This goes back to why we need to de-unionize teachers. If we de-unionize we can pay top wages to the teachers who teach in inner city/rough neighborhoods. If the market was allowed to drive wages, this problem would fix itself. Imagine if you offered $170k/year to teach middle school in an inner city. Teachers good enough to handle that challenge would move to the city for the job. Unionization if anything keeps the best teachers away from school systems that need them the most.
LOL. You mean it would increase teachers pay the same way de unionization increased the pay of workers in all the other industries that have been de -unionized in the last 2 decades ?

Do you have any examples of industries that have been "de-unionized" where the "de-unionization" resulted in higher wages for the workers ? Are the teachers in non union states and municipalities paid more than teachers in states with teachers unions ? Links to studies with proven results would be greatly appreciated.

Last edited by bluedog2; 02-15-2012 at 11:06 AM..
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Old 02-15-2012, 12:40 PM
 
8,750 posts, read 15,623,122 times
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I am not demonizing Unions, but why ignore the reality of what Unions are doing today? They are a big money special interest group lobbying to enrich themselves and expand their power, at the expense of the taxpayer and the interest of the public. This is exactly what the "evil" corporations do and why we don't like them remember?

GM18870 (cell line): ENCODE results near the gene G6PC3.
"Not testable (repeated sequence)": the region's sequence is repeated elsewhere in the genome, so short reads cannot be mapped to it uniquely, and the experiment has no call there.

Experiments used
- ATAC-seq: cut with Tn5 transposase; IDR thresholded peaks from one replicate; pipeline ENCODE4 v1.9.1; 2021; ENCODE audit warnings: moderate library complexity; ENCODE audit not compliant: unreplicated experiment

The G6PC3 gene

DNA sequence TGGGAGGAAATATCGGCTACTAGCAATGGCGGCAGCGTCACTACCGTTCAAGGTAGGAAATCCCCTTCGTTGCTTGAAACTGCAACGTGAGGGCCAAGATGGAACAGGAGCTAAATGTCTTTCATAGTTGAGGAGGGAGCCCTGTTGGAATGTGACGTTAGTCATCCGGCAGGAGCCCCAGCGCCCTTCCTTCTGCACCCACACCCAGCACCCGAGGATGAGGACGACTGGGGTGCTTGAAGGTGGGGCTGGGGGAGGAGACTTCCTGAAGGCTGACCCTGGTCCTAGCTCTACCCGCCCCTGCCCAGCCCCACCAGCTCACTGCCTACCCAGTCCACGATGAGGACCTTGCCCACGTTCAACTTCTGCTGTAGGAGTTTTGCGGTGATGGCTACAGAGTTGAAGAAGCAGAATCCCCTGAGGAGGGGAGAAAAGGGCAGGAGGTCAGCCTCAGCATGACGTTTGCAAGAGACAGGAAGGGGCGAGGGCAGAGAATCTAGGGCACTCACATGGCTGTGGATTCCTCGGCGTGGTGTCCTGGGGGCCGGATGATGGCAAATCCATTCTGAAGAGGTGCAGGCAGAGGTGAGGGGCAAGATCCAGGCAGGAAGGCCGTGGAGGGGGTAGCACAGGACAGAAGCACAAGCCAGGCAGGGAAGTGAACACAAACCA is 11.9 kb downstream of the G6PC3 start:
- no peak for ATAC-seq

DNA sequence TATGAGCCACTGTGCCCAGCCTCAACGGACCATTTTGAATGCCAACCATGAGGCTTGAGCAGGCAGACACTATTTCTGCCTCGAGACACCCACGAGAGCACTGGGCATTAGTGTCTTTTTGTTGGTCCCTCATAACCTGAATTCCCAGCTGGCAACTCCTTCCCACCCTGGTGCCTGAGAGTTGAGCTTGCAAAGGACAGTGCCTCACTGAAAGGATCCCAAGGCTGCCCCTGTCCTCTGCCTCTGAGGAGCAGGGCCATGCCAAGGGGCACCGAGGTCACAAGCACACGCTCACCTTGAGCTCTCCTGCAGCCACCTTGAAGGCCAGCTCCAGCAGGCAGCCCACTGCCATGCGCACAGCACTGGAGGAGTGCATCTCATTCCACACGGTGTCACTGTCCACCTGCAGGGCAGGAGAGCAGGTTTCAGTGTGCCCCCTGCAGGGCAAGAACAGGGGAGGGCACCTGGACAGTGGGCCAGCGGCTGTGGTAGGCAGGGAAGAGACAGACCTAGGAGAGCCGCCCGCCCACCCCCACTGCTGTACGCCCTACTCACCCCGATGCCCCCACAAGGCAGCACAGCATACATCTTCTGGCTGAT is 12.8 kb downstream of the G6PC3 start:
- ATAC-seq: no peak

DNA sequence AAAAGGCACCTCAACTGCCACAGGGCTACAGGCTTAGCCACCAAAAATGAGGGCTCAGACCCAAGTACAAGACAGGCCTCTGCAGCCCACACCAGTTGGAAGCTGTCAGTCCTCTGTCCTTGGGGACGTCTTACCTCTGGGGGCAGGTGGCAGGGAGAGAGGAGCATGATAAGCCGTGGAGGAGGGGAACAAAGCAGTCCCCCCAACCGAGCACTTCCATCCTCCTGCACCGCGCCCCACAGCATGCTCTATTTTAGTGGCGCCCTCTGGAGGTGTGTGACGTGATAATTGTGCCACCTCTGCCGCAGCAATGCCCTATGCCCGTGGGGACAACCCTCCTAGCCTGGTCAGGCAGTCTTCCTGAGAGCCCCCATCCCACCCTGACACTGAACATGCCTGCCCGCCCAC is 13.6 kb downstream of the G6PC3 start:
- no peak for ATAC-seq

I am all for good wages, expansive benefits like healthcare, vacation time, sick time, personal days... I want everyone to have these things. But what I don't want is Public Sector Union big wigs making themselves fat, creating abusive and burdensome contracts which make government fatter, more inefficient, and ineffective, exploiting loop holes and dragging everything through litigation should it not be to their favor, and subsequently creating a corrupt environment in which votes are bought and paid for by further fattening Unions.

And that is what we have today. If you believe otherwise, you are not familiar with the Unions. 50 years ago they were a necessity and a counterweight, they expanded the middle class and provided the work conditions we all enjoy today. I got that...but that was 50 years ago. Being against the abuse and corruption which have enveloped Union labor does not make you "anti-blue collar" nor "envious." Yes corporations need to change, BUT SO DO UNIONS, but somehow, we are supposed to give Unions a free pass to exploit and corrupt the system because? Because?

You deflect by saying "But what about the corporations"....open a thread and let's talk about corporations! But this thread is about Unions, and in order to have an honest conversation, we need to discuss the reality of what Unions are today and what they are doing today. And they are as bad as corporations, not a counterweight. Believe it.
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Old 02-15-2012, 01:10 PM
 
8,680 posts, read 12,897,838 times
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Quote:
Originally Posted by hnsq View Post